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Iron Storm Reviewed by Josh Dollins on . Rating: 78%
Iron Storm
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  • Review Score:

  • B+
Classic games have a reputation for being short and shallow, but no Iron Storm. This SystemSoft developed game is a long and engrossing experience. Thankfully many options allow you to ease the difficult a bit, but there is no getting around it, this is one challenging title. Expect to spend a lot of time just completing one mission. The overall war will take many hours and a lot of dedication to complete ... much like real war.

Iron Storm is easily one of the best war strategy games released on the Sega Saturn, a real triumph from beginning to end. During battles you will have to decide when to deploy, refuel, rearm, and repair particular units. Deciding when to add an extra fuel tank to a plane instead of extra bombs can be an important decision. If the plane runs out of fuel and fails on a bombing run, the enemy will have more time to repair damages.

Battle animations are fun to watch, but they can really slow down the pace of the game. Each battle animation sequence must be loaded which can take some time. Conveniently they can be turned on or off with the touch of a button. Leave them on for at least a few battles as they are one of the highlights of the game. The best thing to do is turn them on when a battle is about to occur between units you have never seen fight. Then turn them off when a battle is about to occur between units you have seen fight many times before.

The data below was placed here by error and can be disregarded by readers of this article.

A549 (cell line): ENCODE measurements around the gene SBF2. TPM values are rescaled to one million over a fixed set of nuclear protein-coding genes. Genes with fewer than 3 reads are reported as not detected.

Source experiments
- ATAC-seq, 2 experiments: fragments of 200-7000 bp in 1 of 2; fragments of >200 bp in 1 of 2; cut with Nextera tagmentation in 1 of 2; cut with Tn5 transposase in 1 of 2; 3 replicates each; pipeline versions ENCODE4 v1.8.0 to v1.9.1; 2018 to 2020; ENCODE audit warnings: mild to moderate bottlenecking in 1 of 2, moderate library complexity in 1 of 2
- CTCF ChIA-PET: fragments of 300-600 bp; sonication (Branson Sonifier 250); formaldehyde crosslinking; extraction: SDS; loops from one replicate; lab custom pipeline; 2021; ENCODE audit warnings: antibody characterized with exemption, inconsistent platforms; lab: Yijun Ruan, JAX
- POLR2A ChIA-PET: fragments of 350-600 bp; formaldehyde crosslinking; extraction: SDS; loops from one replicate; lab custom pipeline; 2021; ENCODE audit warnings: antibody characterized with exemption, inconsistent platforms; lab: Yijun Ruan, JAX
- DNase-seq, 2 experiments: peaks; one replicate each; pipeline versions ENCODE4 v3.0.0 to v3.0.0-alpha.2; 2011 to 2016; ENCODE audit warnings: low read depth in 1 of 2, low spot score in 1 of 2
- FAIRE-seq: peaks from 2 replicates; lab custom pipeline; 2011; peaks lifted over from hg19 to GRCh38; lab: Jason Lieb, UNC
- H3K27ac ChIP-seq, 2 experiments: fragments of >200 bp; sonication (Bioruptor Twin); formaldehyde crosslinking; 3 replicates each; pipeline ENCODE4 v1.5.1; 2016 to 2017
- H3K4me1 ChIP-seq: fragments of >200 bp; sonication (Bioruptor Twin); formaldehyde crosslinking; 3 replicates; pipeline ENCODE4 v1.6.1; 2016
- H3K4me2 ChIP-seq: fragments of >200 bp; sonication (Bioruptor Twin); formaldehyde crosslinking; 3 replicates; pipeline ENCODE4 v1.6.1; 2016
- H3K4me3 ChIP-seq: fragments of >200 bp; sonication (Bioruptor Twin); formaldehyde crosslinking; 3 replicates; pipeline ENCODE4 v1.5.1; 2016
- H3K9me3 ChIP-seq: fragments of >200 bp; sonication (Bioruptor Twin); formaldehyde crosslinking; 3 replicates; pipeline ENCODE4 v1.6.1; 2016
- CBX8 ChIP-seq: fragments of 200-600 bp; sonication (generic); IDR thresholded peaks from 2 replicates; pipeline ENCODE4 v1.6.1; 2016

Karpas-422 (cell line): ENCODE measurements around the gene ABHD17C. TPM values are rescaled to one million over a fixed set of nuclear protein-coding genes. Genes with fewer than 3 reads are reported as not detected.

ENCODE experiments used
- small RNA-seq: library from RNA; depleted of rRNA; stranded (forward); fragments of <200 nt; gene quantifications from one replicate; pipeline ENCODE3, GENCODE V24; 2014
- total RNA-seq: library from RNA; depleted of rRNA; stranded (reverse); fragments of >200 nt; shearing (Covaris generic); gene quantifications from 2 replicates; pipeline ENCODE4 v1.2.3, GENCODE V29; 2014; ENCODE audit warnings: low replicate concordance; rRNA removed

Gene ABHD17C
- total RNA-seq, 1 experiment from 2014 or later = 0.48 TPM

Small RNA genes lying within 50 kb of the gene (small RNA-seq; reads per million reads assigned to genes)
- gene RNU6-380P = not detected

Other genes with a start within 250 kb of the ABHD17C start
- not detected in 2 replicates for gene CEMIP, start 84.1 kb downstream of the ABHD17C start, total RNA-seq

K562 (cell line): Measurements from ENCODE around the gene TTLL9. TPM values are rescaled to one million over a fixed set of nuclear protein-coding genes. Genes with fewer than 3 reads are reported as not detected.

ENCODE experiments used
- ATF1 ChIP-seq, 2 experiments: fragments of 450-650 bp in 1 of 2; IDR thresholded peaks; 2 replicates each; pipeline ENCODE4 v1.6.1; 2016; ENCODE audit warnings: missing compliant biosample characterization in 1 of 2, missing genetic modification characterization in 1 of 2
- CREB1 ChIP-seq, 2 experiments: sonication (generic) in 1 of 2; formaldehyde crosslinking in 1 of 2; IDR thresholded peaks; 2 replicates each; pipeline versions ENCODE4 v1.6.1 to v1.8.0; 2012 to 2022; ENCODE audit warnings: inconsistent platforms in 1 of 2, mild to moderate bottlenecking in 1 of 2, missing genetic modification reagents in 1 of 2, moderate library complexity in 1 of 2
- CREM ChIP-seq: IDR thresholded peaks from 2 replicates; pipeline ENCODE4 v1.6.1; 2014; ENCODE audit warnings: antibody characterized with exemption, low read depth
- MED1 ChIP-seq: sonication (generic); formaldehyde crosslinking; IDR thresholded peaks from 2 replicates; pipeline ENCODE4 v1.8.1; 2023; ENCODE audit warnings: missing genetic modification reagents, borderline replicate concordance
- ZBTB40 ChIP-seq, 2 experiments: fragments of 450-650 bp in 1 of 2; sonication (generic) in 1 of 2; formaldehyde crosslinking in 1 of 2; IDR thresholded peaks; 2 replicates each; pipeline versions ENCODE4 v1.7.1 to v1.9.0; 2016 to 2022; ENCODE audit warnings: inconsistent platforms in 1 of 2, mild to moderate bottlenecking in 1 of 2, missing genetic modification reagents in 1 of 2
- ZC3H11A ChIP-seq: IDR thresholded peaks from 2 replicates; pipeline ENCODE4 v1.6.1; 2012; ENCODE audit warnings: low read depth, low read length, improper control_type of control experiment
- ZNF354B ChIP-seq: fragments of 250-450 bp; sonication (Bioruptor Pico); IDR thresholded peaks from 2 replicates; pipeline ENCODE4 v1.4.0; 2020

The graphics in Iron Storm are very detailed. Each country is equipped with the appropriate weapons of the time period. All of the research done by Working Designs and SystemSoft is certainly evident. As the war progresses new and improved military units will become available for you to purchase. Another detail is weather; it's safe to say that the weather effects can make a battle unpredictable and change the entire outcome of your conflict. Between missions the world map will keep you updated on what was actually happening during the war. Every little detail makes for a very realistic World War II simulation and also an educational lesson.

The only downfall is the instruction booklet; it does not include any descriptions of the military units. This is really needed because each unit can have up to four different weapons and you must select which one to use. Depending on what you are attacking, one weapon will be more affective than the other but you may be clueless as to which weapons to use when you first start playing. Eventually, after the course of a few battles everything can be learned, though you may want to take some notes.

In the end, if you're looking for a lengthy and challenging game and are a fan of classic War simulators (or Working Designs) then Iron Storm is definitely worth a look.
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